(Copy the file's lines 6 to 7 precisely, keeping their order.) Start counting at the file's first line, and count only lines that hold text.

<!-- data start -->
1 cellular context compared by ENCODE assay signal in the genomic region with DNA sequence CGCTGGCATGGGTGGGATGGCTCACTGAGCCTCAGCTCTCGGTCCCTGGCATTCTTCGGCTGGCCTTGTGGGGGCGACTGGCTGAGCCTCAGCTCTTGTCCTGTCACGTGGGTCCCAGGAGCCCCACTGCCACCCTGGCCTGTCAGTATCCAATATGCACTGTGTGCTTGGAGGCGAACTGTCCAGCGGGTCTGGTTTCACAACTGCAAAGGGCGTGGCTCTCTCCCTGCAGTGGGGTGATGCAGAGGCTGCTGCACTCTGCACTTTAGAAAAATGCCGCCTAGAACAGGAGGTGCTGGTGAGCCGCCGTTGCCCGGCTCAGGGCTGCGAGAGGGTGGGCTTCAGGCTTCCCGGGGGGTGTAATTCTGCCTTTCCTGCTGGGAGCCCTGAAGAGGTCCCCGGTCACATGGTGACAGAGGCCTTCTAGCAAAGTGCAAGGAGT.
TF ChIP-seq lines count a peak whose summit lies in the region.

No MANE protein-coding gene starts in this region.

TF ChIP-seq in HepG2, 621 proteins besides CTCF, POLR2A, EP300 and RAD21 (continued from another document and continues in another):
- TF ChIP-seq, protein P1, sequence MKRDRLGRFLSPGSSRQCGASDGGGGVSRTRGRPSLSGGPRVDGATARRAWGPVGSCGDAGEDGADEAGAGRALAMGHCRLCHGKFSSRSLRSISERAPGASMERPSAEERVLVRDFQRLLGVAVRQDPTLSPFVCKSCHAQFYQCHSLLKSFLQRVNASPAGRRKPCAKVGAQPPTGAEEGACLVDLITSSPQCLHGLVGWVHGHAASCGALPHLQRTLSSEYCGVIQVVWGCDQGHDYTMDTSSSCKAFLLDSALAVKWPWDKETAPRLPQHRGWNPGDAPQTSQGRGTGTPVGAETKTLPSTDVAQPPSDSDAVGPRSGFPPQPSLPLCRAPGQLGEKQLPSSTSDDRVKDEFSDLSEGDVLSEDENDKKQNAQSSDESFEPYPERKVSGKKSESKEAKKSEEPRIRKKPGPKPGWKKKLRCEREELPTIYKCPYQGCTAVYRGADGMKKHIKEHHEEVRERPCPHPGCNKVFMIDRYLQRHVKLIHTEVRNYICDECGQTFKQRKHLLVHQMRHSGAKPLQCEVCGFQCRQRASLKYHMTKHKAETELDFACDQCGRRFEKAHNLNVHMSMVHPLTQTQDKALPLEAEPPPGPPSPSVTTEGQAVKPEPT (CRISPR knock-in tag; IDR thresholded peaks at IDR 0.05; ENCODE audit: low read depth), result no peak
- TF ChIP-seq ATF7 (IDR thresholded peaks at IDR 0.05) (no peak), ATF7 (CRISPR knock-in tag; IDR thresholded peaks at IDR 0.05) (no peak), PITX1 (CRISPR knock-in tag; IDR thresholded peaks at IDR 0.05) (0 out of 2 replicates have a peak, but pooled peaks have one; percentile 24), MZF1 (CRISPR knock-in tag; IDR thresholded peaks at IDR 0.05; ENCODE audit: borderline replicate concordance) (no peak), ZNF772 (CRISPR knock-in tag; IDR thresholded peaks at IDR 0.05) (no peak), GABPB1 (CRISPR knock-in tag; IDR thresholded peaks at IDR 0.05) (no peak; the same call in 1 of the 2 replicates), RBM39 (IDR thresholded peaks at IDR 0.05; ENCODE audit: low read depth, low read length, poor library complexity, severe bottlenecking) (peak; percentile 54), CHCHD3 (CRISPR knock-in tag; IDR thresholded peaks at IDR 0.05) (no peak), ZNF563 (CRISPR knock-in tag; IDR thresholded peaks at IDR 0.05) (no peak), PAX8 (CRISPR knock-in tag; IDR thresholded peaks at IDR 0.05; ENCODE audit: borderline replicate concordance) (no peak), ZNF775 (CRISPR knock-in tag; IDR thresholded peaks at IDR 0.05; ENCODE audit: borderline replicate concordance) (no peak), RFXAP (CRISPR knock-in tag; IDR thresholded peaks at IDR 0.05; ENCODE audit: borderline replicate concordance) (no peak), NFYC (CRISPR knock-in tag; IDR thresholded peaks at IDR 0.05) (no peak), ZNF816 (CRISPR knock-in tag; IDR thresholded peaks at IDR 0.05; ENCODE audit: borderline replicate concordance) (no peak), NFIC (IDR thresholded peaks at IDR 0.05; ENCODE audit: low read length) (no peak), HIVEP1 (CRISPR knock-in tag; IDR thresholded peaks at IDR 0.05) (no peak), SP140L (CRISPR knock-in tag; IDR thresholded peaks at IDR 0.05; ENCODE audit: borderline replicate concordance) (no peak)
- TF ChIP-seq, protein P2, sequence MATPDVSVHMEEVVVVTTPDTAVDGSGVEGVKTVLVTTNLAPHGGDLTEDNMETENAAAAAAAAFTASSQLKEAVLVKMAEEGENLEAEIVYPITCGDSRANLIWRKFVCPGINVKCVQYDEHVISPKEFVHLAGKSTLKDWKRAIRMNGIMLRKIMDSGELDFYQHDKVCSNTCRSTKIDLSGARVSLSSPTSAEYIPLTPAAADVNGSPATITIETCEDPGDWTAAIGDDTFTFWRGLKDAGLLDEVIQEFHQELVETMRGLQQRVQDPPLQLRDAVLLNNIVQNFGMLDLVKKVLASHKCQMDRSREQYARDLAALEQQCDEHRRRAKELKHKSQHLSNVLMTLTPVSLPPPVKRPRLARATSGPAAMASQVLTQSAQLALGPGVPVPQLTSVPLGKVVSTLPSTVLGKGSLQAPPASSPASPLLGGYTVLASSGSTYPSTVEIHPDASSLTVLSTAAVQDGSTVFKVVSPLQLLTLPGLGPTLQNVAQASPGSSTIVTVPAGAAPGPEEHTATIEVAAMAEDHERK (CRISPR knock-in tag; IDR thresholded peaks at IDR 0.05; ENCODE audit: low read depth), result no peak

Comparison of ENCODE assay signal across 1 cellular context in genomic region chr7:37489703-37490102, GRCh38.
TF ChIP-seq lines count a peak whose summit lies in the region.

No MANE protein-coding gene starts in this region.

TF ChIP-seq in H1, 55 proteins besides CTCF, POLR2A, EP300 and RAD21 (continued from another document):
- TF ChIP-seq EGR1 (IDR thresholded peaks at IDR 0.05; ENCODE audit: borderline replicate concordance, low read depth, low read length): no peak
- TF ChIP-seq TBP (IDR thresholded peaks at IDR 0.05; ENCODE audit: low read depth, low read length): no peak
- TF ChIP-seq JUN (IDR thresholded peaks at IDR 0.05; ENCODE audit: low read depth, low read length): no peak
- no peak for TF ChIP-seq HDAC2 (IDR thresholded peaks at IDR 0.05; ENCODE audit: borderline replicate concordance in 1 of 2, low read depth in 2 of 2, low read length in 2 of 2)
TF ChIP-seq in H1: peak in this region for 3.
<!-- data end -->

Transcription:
- TF ChIP-seq ATF7 (IDR thresholded peaks at IDR 0.05) (no peak), ATF7 (CRISPR knock-in tag; IDR thresholded peaks at IDR 0.05) (no peak), PITX1 (CRISPR knock-in tag; IDR thresholded peaks at IDR 0.05) (0 out of 2 replicates have a peak, but pooled peaks have one; percentile 24), MZF1 (CRISPR knock-in tag; IDR thresholded peaks at IDR 0.05; ENCODE audit: borderline replicate concordance) (no peak), ZNF772 (CRISPR knock-in tag; IDR thresholded peaks at IDR 0.05) (no peak), GABPB1 (CRISPR knock-in tag; IDR thresholded peaks at IDR 0.05) (no peak; the same call in 1 of the 2 replicates), RBM39 (IDR thresholded peaks at IDR 0.05; ENCODE audit: low read depth, low read length, poor library complexity, severe bottlenecking) (peak; percentile 54), CHCHD3 (CRISPR knock-in tag; IDR thresholded peaks at IDR 0.05) (no peak), ZNF563 (CRISPR knock-in tag; IDR thresholded peaks at IDR 0.05) (no peak), PAX8 (CRISPR knock-in tag; IDR thresholded peaks at IDR 0.05; ENCODE audit: borderline replicate concordance) (no peak), ZNF775 (CRISPR knock-in tag; IDR thresholded peaks at IDR 0.05; ENCODE audit: borderline replicate concordance) (no peak), RFXAP (CRISPR knock-in tag; IDR thresholded peaks at IDR 0.05; ENCODE audit: borderline replicate concordance) (no peak), NFYC (CRISPR knock-in tag; IDR thresholded peaks at IDR 0.05) (no peak), ZNF816 (CRISPR knock-in tag; IDR thresholded peaks at IDR 0.05; ENCODE audit: borderline replicate concordance) (no peak), NFIC (IDR thresholded peaks at IDR 0.05; ENCODE audit: low read length) (no peak), HIVEP1 (CRISPR knock-in tag; IDR thresholded peaks at IDR 0.05) (no peak), SP140L (CRISPR knock-in tag; IDR thresholded peaks at IDR 0.05; ENCODE audit: borderline replicate concordance) (no peak)
- TF ChIP-seq, protein P2, sequence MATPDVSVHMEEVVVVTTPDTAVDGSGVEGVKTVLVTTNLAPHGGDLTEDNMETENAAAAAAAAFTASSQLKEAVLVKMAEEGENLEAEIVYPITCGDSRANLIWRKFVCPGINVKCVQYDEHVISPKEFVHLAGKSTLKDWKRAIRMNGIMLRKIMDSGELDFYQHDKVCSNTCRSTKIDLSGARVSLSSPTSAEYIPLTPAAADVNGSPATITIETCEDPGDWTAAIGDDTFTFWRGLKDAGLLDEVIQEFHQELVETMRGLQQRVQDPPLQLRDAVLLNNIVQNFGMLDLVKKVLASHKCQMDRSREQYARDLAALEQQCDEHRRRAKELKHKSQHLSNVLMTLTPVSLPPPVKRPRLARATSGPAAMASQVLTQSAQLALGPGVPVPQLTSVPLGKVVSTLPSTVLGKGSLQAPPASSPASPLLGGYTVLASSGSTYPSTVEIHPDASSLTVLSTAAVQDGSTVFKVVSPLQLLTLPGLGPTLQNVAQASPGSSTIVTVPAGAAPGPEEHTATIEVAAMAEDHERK (CRISPR knock-in tag; IDR thresholded peaks at IDR 0.05; ENCODE audit: low read depth), result no peak